In a speech made to the Association Européenne de Droit Bancaire et Financier Luxembourg on 5th May, Yves Mersch, a Member of the Executive Board of the European Central Bank, called for a deeper political union within the European Union. The address was timed to coincide with Europe Day”, which takes place on 9th May and commemorates the Schuman declaration of 1950.
Mersch chose to quote Schuman for the 21st-century audience, recalling the rationale for the setup of the European Coal and Steel Community:
“In this way, there will be realised simply and speedily that fusion of interest which is indispensable to the establishment of a common economic system; it may be the leaven from which may grow a wider and deeper community between countries long opposed to one another by sanguinary divisions.”
Coming at a time when political parties across Europe are positioning themselves ahead of the 22nd May European Parliament Elections, these comments seek to underline the need for closer political union, something which may not be popular among leaders seeking to head-off threats from right-wing parties.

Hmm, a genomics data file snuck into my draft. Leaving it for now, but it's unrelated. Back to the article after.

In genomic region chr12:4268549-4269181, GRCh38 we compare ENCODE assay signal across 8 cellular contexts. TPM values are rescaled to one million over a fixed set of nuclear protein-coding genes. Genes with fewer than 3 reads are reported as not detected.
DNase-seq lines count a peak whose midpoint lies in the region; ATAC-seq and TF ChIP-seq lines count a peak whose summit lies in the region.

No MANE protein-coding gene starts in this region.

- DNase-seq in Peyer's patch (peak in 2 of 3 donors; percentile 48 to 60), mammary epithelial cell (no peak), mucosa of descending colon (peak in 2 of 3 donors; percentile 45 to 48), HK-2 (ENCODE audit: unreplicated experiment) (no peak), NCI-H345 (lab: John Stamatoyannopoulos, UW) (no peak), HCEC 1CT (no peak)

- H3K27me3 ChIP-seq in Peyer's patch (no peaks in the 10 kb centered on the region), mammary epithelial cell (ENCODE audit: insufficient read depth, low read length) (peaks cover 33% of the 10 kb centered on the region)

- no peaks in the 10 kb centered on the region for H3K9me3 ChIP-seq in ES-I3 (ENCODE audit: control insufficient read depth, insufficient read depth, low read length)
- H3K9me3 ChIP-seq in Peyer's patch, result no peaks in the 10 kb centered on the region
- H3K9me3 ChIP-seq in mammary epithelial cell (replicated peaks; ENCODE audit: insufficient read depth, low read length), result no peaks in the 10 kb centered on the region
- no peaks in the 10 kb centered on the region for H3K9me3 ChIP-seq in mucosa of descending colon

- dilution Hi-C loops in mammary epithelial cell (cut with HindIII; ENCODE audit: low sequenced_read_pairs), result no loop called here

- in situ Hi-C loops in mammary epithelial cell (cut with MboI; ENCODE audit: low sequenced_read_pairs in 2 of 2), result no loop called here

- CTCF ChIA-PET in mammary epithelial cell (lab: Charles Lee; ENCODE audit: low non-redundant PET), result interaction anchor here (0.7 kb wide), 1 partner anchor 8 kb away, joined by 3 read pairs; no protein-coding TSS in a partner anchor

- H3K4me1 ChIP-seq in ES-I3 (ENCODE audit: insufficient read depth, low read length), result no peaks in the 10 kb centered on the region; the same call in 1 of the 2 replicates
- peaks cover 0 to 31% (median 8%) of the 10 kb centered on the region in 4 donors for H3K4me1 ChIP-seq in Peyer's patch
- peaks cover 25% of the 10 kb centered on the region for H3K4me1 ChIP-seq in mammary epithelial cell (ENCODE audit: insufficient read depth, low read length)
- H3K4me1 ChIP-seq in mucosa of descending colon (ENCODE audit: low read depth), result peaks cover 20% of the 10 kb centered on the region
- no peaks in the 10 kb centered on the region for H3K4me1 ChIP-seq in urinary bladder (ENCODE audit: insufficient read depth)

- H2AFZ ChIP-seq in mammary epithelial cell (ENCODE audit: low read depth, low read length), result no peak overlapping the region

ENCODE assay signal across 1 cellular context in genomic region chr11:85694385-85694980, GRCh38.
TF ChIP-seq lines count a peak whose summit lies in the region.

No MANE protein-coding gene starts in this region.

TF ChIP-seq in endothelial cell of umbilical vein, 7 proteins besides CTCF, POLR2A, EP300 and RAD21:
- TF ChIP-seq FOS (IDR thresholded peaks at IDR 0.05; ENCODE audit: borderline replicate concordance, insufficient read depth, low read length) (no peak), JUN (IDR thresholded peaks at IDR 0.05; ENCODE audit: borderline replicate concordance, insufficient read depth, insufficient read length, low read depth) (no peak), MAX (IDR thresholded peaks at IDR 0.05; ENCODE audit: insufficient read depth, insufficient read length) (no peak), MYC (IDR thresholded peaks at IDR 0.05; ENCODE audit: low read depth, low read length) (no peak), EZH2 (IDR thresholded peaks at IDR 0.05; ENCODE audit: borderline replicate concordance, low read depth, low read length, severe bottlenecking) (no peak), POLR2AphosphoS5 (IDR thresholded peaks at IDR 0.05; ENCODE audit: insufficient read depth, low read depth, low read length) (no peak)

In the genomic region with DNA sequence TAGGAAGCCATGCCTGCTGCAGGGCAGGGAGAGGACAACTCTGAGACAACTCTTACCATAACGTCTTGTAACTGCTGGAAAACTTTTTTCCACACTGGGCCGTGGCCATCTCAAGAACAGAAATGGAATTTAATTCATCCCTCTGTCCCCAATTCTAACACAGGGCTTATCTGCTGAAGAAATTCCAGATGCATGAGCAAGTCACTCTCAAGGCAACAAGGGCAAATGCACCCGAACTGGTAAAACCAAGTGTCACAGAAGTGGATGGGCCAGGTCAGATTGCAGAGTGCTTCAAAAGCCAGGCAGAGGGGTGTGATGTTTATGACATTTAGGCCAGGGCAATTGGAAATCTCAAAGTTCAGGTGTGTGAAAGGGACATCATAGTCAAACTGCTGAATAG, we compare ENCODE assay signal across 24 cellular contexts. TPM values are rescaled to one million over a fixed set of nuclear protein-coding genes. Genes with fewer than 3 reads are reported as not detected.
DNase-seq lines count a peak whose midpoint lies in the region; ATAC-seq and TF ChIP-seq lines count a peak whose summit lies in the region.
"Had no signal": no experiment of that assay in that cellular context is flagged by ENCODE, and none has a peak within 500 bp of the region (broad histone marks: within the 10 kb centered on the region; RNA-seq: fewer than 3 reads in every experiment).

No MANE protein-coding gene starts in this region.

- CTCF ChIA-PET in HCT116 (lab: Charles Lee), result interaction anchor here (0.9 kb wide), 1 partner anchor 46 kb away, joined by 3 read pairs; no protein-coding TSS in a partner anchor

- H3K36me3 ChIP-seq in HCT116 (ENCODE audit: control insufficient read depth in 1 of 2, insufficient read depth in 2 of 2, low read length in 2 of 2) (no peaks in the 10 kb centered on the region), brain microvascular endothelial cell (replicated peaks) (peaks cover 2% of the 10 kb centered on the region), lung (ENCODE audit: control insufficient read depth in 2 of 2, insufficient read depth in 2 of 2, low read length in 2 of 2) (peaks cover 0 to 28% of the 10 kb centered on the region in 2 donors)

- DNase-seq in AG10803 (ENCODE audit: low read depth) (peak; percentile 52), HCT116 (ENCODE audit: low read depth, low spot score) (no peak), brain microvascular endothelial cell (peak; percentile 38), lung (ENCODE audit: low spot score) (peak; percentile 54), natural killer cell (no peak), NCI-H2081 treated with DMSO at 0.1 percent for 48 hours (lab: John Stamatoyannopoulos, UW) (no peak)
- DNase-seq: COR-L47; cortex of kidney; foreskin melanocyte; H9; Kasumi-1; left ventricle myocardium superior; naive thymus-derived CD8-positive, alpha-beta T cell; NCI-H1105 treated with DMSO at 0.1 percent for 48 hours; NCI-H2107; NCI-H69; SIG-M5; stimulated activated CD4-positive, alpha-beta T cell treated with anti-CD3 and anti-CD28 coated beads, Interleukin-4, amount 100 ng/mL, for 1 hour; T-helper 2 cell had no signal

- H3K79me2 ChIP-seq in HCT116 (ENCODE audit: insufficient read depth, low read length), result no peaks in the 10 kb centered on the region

However, Mersch stayed with the argument of supporting an economic union with political community, for the sake of European stability:
“Going beyond the establishment of a common economic system, the EU project was from the beginning aiming at creating a deeper community of Member States. Recent progress in the financial and economic field should not make us forget that citizens also expect Europe to deliver on broader public goods such as internal and external security. The Single Market and the EU’s “four freedoms” (i.e. free movement of goods, capital, services and people) have brought new challenges for law enforcement authorities. Moreover, the fragility of external security, especially at the borders of the EU, remind us that, as put forward by Schuman in 1950, “world peace cannot be safeguarded without the making of creative efforts proportionate to the dangers which threaten it”. It requires going beyond the economic foundations of the European project.”
As Europe day and the European Elections draw closer, it remains to be seen whether economists can convince politicians of the benefits to working more closely together within the European Union.